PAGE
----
Donald Trump to send Mike Pompeo to Saudi after Aramco attacks

US President says he doesn't believe diplomacy with Iran has been exhausted

US President Donald Trump announced on Monday will send his Secretary of State, Mike Pompeo, to Saudi Arabia after the attacks on two Aramco oil centres.

Mr Trump announced that Mr Pompeo and other senior administration officials would travel soon to Riyadh.

Mr Trump and Defence Secretary Mark Esper spoke with Saudi Crown Prince Mohammed bin Salman over the weekend.

The president said early indications were that Iran was responsible for the attacks.

“Well, it’s looking that way," Mr Trump said. "We’ll let you know definitively. "That’s being checked out right now."

Mr Trump hosted Bahrain's Crown Prince Salman bin Hamad Isa Al Khalifa in the White House where they discussed the attacks on Saudi and maritime security. Bahrain will be hosting a US-led maritime security conference to counter Iran's destabilising activities in the Gulf this Fall.

epa07847596 US President Donald J. Trump (R) shakes hands with His Royal Highness Prince Salman bin Hamad Al-Khalifa, Crown Prince, Deputy Supreme Commander, and First Deputy Prime Minister of the Kingdom of Bahrain at the White House, in Washington, DC, USA, 16 September 2019.  EPA/Chris Kleponis / POOL

The president appeared to be backing down on some of his tweets on Sunday night about the attacks when he threatened that US assets are "locked and loaded".

When asked about war with Iran, Mr Trump said "I don't want war with anybody. I'm somebody that would like not to have war." He added that the US is not in a hurry to respond and would need to find out who's behind the attack.

But when asked if a lethal US military strike be proportional to an Iranian one on an oil facility, Mr Trump said “I think that it would.”

The US planned to release more evidence pointing to Iran as the perpetrator of the attacks but could allow Saudi Arabia to decide the level of response, experts say.

The National Security Council reviewed the evidence and discussed US options as it met at the White House for a second day on Monday, a US official told The National.

Mr Pompeo is reportedly planning to release more evidence that points to Iran’s culpability.

Senior official said the US had intelligence indicating that Saturday’s attacks came from Iran and not Yemen or Iraq, media reported on Monday.

"Iran was the staging ground for a debilitating attack on Saudi Arabia's oil industry, and the US has shared the information with Saudi Arabia as both countries weigh retaliatory strikes," The Wall Street Journal reported.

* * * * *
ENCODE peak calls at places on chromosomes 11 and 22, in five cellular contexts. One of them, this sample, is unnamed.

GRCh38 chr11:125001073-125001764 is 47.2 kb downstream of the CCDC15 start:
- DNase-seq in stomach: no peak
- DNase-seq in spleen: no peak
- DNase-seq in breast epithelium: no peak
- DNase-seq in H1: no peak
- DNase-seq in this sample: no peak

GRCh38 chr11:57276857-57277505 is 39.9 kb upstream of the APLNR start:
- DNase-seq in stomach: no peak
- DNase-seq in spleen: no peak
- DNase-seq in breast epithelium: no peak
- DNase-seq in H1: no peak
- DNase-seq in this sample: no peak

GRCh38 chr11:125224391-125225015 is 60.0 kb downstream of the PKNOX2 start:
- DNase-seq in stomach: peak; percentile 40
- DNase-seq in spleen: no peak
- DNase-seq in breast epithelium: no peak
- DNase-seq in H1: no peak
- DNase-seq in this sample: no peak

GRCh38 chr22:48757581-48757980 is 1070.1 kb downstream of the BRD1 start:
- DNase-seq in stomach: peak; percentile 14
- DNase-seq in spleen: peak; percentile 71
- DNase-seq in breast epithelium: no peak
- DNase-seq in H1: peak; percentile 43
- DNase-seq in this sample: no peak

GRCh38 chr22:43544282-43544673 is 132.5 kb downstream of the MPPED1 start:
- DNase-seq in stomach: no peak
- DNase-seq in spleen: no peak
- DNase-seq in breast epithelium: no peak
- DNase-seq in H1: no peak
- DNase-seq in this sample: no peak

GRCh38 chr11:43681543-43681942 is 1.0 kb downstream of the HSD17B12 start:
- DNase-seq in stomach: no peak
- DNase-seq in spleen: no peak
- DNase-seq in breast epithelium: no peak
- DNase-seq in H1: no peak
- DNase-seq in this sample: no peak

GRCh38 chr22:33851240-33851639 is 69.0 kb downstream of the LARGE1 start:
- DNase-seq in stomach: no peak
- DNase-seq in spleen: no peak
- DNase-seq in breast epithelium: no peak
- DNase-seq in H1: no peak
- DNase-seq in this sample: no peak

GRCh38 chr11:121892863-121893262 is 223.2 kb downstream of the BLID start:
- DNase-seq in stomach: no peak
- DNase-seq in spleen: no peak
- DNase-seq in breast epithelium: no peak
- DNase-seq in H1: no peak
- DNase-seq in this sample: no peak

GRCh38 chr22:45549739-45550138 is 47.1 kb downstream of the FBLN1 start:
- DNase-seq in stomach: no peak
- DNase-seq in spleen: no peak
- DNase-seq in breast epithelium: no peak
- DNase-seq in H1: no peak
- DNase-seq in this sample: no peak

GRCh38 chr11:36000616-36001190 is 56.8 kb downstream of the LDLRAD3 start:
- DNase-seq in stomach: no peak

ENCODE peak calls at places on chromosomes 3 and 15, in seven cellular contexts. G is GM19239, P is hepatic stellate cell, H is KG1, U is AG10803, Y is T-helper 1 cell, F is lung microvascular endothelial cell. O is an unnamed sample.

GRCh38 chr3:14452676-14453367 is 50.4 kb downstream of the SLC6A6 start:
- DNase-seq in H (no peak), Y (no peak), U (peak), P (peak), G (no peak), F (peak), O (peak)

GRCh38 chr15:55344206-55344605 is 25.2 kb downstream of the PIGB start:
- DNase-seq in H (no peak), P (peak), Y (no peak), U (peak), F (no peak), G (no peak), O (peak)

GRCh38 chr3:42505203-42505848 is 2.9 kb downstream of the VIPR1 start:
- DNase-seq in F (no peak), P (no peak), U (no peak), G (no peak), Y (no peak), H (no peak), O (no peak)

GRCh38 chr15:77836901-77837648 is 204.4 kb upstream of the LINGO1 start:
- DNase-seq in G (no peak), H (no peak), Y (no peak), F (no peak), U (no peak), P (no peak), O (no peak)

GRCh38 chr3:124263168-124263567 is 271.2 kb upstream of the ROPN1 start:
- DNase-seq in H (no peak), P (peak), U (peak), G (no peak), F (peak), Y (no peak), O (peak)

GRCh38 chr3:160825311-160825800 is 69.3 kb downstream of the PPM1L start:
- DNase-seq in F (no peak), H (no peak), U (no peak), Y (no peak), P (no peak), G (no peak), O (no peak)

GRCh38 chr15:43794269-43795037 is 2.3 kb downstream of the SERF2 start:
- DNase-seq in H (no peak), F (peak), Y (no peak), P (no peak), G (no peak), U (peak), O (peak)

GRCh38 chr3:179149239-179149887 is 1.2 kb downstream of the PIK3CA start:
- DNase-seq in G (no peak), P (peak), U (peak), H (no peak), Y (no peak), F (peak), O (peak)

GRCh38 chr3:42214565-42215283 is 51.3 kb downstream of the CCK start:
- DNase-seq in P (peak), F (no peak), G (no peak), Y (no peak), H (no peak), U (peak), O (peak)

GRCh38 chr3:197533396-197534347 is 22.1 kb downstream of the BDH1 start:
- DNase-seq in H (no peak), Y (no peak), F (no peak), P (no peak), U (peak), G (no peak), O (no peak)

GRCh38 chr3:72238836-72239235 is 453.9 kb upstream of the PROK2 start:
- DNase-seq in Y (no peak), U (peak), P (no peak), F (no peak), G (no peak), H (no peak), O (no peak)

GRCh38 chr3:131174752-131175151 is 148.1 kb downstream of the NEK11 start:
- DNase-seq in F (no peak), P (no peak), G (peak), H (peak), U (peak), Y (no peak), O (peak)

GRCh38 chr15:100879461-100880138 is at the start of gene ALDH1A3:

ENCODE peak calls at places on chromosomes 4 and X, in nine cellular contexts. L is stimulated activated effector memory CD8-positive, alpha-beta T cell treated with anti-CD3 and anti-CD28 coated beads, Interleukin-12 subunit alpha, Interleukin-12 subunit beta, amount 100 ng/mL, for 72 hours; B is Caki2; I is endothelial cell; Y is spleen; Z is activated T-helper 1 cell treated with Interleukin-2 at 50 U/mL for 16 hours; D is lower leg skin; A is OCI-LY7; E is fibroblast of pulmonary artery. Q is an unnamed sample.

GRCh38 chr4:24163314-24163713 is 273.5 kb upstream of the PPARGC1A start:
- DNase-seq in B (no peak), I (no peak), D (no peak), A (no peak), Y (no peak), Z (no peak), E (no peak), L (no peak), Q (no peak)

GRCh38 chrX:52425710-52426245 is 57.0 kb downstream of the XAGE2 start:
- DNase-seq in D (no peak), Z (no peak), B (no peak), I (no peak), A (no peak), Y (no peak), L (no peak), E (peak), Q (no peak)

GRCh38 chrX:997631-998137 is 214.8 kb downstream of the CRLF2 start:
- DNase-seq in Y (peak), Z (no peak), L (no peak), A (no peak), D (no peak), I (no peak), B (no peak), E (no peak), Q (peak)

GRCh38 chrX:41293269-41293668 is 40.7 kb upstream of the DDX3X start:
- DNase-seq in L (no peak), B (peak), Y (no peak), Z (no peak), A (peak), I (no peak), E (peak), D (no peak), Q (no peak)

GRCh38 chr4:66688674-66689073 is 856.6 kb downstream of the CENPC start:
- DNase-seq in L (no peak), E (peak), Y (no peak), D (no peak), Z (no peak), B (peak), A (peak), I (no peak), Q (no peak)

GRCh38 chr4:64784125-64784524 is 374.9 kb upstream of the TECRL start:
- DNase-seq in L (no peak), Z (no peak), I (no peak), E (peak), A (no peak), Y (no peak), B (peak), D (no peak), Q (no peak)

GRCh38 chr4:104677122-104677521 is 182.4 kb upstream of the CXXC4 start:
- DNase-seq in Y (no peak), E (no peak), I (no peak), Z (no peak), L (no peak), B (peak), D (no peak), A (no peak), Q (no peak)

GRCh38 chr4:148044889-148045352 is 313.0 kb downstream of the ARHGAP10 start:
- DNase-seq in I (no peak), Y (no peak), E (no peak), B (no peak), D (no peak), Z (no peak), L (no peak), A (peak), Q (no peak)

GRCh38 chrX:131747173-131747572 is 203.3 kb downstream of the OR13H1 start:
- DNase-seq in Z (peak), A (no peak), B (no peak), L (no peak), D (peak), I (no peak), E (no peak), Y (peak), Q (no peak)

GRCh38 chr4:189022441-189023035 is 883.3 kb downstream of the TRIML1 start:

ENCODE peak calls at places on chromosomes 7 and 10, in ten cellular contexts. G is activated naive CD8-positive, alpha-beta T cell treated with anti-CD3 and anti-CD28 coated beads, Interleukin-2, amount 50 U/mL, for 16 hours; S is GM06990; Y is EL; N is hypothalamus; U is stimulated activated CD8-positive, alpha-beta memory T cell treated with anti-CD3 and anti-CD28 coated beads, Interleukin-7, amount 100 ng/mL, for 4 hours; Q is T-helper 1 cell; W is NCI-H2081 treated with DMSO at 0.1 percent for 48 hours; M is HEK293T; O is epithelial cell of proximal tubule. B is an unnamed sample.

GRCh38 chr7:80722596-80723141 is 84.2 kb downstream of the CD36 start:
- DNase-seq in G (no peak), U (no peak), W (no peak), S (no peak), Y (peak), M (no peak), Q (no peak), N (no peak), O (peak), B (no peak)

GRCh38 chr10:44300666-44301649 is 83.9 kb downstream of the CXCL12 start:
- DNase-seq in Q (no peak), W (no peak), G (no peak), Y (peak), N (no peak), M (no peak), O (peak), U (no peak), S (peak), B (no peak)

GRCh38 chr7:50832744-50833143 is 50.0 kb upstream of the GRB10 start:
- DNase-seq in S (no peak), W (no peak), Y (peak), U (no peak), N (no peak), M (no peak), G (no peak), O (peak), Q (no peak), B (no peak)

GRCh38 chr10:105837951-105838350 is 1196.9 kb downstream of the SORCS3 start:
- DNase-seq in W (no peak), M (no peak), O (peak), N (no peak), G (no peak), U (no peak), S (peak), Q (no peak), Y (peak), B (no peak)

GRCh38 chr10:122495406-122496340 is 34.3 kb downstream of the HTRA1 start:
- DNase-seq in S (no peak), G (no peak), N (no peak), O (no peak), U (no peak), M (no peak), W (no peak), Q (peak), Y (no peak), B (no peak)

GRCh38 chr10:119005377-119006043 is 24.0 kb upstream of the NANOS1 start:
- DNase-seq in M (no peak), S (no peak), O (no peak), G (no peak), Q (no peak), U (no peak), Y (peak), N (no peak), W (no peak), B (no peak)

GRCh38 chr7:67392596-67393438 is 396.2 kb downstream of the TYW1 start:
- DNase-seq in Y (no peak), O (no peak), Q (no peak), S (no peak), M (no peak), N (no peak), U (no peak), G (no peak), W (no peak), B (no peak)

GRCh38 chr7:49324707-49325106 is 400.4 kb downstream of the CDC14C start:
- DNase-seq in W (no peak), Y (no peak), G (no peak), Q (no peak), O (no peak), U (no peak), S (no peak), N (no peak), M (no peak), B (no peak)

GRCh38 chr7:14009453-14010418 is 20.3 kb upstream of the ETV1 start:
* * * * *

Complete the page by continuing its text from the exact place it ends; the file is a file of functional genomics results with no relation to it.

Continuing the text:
“Iran launched nearly a dozen cruise missiles and over 20 drones from its territory” in the attacks, ABC quoted a senior official as saying.

On Twitter, Mr Trump rebutted Iran’s denials about the attacks.

“Remember when Iran shot down a drone, saying knowingly that it was in their airspace when, in fact, it was nowhere close?" he posted.

"They stuck strongly to that story knowing that it was a very big lie. Now they say that they had nothing to do with the attack on Saudi Arabia. We’ll see.”

Suzanne Maloney, deputy director at the Brookings Institution, said “the most urgent priority is for the United States to establish a credible case around the origins of the attack”.

"This is critical not simply for devising an effective response and ensuring robust co-ordination with allies and partners, but also for reinforcing deterrence against any future attacks," Ms Maloney told The National.

She said deterrence “has to be foremost for Riyadh, as well as for reassuring markets”.

Ms Maloney doubted that Mr Trump's response would involve the US military.

“President Trump has proven more inclined towards combative tweets than towards initiating actual military action, especially in the Middle East," she said.

“He has powerful disincentives that may mitigate against escalation in the form of public opinion and electoral politics.”

Ryan Bohl, of the intelligence firm Stratfor, said the US was leaving it to Saudi Arabia to decide the level of response.

“Since a potential retaliation from Iran would hit the Gulf states the hardest, the White House is letting the Gulf states define the outlines of the policy,” Mr Bohl said.

He said the options for the US and Saudi Arabia range from cyber attacks similar to the one carried out in June after Iran shot down a US drone, to increasing shared intelligence and sending more military to the kingdom to deter further attacks.

“Missile strikes on regional Iranian assets or targets involved in the attacks is also on the table,” Mr Bohl said.

But he said that for any US response there had to be regional involvement, because Mr Trump did not want “American fingerprints all over the case”.